Community battles as massive blazes, spot fires, threaten

The New Era

In the aftermath of the windstorm that swept in on the evening of Labor Day, Sweet Home-area residents found themselves facing a threat last week that many had never experienced up close and personally: wildfire.

Strong east winds began sweeping through the area Monday evening, Sept. 7, producing gusts of about 50 mph, knocking down trees and wires, and triggering blown transformers.

Here’s a day-by-day recap of what’s happened:


By Tuesday morning a small fire had ignited on the hillside above Menear’s Bend on Highway 20 east of Foster. In the McKenzie River Valley another, much larger, fire started along Highway 126, west of McKenzie Bridge in the Vida area.

Called the Holiday Farm Fire, driven by the strong winds, the latter spread to over 30,000 acres by Tuesday afternoon. By Monday, Sep. 14, it totaled more than 165,000 acres, encompassing a nearly 190-mile fire perimeter. 

As crews battled the smaller Menear’s Bend fire on Tuesday, Cascadia residents began evacuating and Foster residents were raised to a Level 2 evacuation order, which meant they needed to be prepared for immediate evacuation should the notice be raised to Level 3.

By Tuesday morning, most of the power had been restored to Sweet Home, though a spokesman at Pacific Power said there were still 800 people without power along Highway 20 between Cascadia and Lebanon, with a large cluster north of Sweet Home and others near Foster Lake.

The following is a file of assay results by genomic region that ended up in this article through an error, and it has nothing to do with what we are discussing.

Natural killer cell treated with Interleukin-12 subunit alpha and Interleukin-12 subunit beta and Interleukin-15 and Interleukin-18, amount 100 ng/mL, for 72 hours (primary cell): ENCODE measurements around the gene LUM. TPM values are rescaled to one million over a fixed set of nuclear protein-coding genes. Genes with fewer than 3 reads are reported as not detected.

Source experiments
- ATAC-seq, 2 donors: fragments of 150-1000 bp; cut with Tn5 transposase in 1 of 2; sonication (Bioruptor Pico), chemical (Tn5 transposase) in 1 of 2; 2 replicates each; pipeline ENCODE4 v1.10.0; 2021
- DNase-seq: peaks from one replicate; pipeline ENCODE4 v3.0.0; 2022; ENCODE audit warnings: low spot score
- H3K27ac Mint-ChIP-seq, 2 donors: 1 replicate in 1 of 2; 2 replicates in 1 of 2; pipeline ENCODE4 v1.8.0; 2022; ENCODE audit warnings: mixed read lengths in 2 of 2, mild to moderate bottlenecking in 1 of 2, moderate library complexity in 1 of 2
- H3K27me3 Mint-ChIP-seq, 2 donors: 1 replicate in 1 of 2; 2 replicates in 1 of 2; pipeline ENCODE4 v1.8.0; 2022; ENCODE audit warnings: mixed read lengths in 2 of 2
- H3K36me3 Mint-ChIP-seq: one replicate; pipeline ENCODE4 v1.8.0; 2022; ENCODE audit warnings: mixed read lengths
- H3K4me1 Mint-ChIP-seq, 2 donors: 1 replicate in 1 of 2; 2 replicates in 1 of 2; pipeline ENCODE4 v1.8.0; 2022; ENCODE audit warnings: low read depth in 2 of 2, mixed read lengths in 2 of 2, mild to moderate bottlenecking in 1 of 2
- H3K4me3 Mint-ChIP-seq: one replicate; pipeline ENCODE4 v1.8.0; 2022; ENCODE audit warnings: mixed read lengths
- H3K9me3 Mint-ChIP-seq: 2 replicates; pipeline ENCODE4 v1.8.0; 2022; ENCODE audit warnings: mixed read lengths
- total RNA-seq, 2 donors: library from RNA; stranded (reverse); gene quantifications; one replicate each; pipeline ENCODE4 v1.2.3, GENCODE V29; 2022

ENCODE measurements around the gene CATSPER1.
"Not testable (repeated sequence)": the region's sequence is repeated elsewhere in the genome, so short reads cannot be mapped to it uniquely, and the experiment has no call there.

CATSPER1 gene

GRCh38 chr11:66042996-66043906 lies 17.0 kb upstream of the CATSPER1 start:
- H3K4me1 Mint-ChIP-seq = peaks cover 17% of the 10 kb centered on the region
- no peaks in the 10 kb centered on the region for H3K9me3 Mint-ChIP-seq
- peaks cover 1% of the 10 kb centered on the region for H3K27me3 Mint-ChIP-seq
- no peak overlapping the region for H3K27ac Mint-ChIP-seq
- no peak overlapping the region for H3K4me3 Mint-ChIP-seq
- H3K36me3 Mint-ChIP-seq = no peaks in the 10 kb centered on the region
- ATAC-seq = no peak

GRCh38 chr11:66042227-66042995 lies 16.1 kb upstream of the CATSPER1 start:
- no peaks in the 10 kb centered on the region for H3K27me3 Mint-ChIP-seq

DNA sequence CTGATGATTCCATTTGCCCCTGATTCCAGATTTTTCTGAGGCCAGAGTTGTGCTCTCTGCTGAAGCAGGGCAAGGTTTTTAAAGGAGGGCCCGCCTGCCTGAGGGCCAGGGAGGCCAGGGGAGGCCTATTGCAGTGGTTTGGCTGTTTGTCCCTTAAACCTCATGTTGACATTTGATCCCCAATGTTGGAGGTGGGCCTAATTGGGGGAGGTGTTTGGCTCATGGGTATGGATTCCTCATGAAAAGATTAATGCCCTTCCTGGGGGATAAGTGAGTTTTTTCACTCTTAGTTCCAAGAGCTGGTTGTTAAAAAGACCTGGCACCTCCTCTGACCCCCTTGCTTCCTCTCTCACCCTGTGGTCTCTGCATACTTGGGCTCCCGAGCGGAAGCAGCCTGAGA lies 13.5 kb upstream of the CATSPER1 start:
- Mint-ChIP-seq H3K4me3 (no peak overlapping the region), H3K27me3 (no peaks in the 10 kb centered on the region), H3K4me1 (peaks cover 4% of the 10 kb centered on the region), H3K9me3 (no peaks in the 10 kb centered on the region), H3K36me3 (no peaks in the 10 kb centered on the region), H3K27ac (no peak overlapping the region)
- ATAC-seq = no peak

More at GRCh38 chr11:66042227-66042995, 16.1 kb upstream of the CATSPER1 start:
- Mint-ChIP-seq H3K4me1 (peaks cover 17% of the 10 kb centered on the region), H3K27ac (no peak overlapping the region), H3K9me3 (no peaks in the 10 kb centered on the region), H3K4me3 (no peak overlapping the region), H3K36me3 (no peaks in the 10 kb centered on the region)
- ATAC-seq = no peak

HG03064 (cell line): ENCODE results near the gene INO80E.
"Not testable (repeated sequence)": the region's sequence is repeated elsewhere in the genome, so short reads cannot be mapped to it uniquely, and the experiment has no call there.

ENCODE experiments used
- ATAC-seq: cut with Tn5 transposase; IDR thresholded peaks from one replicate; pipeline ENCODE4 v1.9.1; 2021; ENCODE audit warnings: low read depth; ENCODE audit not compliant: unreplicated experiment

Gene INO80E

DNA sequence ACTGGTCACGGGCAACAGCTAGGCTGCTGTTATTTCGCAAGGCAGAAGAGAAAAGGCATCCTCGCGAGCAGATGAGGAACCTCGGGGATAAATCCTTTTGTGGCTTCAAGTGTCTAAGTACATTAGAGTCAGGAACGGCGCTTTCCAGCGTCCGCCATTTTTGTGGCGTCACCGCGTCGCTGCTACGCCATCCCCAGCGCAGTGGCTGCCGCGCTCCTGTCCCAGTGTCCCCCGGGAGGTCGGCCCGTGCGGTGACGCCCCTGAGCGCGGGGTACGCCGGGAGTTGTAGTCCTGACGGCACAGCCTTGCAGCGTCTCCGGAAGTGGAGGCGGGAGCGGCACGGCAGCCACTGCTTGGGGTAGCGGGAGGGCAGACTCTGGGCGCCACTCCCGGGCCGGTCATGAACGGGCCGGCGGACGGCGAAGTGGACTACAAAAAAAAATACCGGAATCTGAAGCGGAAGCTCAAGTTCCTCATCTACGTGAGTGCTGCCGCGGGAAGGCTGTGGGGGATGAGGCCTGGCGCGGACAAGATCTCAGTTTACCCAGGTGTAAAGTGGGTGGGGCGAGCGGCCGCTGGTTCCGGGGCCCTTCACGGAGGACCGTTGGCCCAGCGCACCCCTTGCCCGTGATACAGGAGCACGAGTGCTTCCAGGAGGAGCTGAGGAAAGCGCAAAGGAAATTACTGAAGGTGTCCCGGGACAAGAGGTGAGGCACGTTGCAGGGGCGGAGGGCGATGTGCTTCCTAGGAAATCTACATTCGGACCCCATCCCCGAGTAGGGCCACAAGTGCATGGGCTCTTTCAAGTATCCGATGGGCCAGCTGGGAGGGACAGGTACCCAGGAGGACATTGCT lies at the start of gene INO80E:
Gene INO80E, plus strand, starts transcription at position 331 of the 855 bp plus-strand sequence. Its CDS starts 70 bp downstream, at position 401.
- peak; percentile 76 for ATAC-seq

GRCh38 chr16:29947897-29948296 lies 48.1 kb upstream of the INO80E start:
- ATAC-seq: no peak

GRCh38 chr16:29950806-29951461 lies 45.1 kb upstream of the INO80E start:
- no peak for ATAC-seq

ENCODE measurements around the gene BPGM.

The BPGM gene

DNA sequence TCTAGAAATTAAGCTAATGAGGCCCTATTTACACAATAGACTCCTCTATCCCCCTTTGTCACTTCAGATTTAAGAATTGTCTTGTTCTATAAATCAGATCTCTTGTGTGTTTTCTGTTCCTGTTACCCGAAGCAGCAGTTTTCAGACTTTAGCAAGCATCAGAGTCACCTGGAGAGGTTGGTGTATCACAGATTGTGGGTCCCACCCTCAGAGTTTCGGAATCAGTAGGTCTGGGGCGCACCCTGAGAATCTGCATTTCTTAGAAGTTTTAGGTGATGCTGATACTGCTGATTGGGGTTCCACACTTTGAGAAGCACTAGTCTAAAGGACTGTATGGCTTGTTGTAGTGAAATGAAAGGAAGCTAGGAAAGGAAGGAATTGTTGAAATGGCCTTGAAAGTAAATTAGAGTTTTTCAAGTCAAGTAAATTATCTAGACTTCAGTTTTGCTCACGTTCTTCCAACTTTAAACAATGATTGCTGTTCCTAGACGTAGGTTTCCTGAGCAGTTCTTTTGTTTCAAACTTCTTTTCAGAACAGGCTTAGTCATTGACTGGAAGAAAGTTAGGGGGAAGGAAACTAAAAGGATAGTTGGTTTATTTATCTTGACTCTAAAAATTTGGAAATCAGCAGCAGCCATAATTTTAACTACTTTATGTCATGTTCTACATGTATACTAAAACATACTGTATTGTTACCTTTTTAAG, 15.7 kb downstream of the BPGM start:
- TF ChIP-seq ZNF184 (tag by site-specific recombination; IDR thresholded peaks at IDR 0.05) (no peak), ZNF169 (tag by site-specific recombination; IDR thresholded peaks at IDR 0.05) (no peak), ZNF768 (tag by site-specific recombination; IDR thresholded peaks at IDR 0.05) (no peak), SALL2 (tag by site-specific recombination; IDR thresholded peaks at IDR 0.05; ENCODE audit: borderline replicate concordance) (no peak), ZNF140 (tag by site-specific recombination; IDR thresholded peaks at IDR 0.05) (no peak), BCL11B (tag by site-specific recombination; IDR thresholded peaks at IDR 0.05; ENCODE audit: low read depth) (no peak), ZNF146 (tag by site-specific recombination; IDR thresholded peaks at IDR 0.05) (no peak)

As of Tuesday evening, the Sweet Home Fire and Ambulance District had received 52 calls, one-eighth of its yearly average, in roughly 24 hours.

Also on Tuesday, Linn County Parks closed and evacuated Clear Lake, Whitcomb Creek, Sunnyside and Riverbend county parks, Cascadia State Park and the U.S. Forest Service campgrounds it manages along Highway 20, and the county closed Quartzville Road.

Sweet Home was raised to Level 1 early in the afternoon.

The county also closed John Neal Park, which is located in proximity to the raging wildfires in the Santiam Canyon that decimated the communities of Mill City, Gates, Lyons, Mehama, Detroit and other areas along Hwy 22 that have seen significant damage.

The fire left a swath of destruction along the Santiam Canyon. The fire was ultimately a conglomeration of multiple fires, including the Beachie Creek Fire, which started in August in the Mt. Jefferson Wilderness, and which spread west with the winds, joining at least 13 other fires that had been caused by downed powerlines between Detroit and Mehama.


By Wednesday morning the Holiday Farm Fire had established itself in the Calapooia drainage, on the north side of the Calapooia River, prompting Level 3 evacuation orders for residents of Upper Calapooia, Crescent Hill and Brush Creek roads from Hwy. 228 to the county line and and all side spur roads off these roads near Holley/Crawfordsville.

Wednesday evening, the Sweet Home Thriftway parking lot had numerous trucks and trailers – ordinary civilians looking to help transport livestock for those who need help (see story on page 9).


The Holiday Farm Fire had spread to 144,695 acres by Thursday morning as treacherous fire behavior and weather conditions kept firefighters from accessing many areas of the fire. In many cases, however, they were able to move fire around and away from structures. They utilized small “burnout” operations to remove lighter fuels in the path of the main fire.

Residents continued to be restricted from entering the fire area.

Sweet Home School District, which had not started handouts of Chromebooks for online school on Tuesday, Sept. 8, as scheduled, announced Thursday morning that it was postponing Grab and Go lunch distributions and Chromebook pickups until Monday, Sept. 14.